The RBNZ recently finalised its capital review in an effort to safeguard banks against economic shocks. Retail banks will be expected to hold $20 billion in capital at all times, which will have implications for small and big banks alike. While this move is a great insurance policy designed to reduce the potential of a public bailout, it could also lead to more expensive mortgages, lower deposit rates, and more stringent lending criteria.
The big four Australian-owned banks - ANZ, ASB, BNZ, and Westpac - will have to raise their held capital from 10.5% to 18%. The smaller banks, including Kiwibank, SBS, TSB, and the Co-op Bank, will have to hold a minimum of 16% of their capital. The current average capital minimum for the banking sector is about 14%, with the new rules forcing the sector to raise as much as $20 billion to meet the new minimum requirements.
According to RBNZ Governor Adrian Orr, "More capital also reduces the likelihood of a bank failure... Our decisions are not just about dollars and cents. More capital in the banking system better enables banks to weather economic volatility and maintain good, long-term, customer outcomes." The new capital limits are largely in line with the RBNZ's original proposals, which were designed to withstand a one-in-200 year financial crisis.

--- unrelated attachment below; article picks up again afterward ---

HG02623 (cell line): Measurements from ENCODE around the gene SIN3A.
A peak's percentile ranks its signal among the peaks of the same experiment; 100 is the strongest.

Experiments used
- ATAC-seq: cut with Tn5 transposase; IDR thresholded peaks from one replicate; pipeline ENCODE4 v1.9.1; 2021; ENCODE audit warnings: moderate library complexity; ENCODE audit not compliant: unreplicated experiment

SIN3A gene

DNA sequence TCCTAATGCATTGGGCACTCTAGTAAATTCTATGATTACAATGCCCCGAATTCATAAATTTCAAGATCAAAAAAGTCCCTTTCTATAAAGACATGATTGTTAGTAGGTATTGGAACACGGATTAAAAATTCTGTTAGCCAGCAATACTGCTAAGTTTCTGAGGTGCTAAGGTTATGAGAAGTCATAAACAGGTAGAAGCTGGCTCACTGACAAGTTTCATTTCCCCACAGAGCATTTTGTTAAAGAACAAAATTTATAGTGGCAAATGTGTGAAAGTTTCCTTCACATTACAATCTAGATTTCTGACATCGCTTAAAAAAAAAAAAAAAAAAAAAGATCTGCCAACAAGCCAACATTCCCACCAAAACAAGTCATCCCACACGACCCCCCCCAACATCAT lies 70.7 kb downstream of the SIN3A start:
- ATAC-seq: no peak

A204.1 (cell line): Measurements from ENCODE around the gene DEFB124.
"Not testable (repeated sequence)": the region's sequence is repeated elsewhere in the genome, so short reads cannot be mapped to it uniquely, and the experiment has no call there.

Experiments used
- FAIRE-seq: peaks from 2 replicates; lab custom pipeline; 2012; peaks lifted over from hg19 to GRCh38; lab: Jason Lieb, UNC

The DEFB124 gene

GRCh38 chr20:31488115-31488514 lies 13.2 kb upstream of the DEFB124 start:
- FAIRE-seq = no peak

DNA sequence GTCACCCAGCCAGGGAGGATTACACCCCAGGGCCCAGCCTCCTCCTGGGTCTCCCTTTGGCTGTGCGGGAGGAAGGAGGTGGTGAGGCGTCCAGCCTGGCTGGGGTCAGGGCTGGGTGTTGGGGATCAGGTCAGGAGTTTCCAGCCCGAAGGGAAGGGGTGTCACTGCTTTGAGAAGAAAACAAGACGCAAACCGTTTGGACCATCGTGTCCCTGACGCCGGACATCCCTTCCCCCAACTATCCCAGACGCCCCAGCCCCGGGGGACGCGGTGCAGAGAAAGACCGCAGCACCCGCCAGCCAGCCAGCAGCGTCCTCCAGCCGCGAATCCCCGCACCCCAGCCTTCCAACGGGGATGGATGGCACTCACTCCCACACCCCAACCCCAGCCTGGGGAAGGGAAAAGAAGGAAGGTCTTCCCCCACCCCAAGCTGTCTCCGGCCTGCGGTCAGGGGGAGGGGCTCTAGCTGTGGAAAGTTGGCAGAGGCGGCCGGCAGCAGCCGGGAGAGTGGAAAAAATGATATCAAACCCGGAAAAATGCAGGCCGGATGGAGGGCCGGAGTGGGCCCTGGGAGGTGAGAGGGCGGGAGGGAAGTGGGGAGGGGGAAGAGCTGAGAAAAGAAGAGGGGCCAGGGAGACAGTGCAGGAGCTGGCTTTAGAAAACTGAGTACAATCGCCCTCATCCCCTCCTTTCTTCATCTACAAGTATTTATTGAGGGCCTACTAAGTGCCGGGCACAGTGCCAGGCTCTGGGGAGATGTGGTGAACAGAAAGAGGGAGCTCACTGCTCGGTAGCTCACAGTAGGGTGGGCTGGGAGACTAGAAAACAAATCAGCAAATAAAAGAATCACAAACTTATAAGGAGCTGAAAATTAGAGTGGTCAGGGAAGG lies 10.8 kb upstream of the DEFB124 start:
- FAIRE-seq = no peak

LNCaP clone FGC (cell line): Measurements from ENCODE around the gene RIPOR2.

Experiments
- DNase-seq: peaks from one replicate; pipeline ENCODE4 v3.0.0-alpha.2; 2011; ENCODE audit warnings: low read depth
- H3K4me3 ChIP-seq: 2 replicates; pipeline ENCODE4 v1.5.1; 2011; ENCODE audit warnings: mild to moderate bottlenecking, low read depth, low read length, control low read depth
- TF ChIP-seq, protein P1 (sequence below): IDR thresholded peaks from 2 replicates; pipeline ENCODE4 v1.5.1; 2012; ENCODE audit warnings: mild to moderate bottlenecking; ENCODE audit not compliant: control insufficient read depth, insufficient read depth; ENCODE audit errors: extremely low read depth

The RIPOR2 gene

While the intentions behind the move have largely been heralded, it's still unclear who will end up paying for this additional financial security. According to the RBNZ themselves, additional capital could be raised by the banks selling shares, getting additional money from parent institutions, holding onto profits and paying lower dividends, or through a mix of other financial instruments. According to the banks and some commentators, however, borrowers could end up footing most of the bill.
Even the RBNZ think mortgage costs will rise by around 0.2 percentage points, which is $29 more per fortnight or $765 more per year for the average New Zealand mortgage holder. In reality, however, this increase could be much more, with lower deposit rates and credit rationing also highly likely. Overall, the New Zealand Bankers' Association has welcomed the conclusion of the review, saying "Today's announcement provides our banks with certainty on the amount and type of capital they will need to hold in future... In particular we acknowledge the longer implementation timeframe of seven years instead of five, which commences in July 2020."
According to Finance Minister Grant Robertson, the new capital requirements are necessary and the original proposal has been modified to lessen the burden on borrowers: "What I think's really important now is that both the trading banks and the Reserve Bank work together to get back to what this is really about, which is the safety of New Zealanders' money in the bank... New Zealand's banks, particularly the four Australian-owned ones do very well here, they're very profitable here, there is no need for a particular sector to bear the brunt of this."